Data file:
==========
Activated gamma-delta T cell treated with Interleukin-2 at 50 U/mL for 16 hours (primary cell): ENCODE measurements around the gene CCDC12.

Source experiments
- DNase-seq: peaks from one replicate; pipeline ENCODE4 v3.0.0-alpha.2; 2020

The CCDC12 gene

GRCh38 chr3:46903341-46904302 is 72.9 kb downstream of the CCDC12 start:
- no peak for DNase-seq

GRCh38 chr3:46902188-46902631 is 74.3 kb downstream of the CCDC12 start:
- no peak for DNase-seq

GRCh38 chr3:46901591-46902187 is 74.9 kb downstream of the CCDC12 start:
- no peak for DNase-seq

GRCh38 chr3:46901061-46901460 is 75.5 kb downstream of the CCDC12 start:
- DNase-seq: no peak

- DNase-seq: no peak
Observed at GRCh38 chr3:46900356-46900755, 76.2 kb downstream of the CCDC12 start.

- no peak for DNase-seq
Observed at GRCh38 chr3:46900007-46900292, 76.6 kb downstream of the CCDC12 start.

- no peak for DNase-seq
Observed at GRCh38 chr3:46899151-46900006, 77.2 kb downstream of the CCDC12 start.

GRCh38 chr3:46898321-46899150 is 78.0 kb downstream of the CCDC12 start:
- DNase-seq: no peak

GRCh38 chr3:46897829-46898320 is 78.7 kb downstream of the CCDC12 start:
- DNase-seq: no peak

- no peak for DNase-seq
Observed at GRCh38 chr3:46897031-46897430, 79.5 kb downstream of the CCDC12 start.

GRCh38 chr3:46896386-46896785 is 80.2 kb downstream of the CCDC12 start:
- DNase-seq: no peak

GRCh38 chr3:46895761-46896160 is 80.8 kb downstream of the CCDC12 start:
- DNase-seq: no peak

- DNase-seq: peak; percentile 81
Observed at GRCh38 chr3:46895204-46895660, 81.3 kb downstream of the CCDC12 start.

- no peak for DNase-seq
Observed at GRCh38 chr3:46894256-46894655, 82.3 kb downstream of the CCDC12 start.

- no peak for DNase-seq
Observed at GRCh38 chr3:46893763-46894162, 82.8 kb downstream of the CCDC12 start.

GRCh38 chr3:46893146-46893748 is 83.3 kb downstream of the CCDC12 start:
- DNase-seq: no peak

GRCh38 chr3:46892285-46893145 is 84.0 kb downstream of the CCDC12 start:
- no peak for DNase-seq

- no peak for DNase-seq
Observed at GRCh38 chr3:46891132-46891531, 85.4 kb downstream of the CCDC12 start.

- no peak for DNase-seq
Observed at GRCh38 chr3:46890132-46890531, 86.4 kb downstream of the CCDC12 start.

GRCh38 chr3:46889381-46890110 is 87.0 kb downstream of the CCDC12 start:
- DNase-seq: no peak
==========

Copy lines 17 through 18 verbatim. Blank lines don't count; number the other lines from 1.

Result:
- no peak for DNase-seq
Observed at GRCh38 chr3:46899151-46900006, 77.2 kb downstream of the CCDC12 start.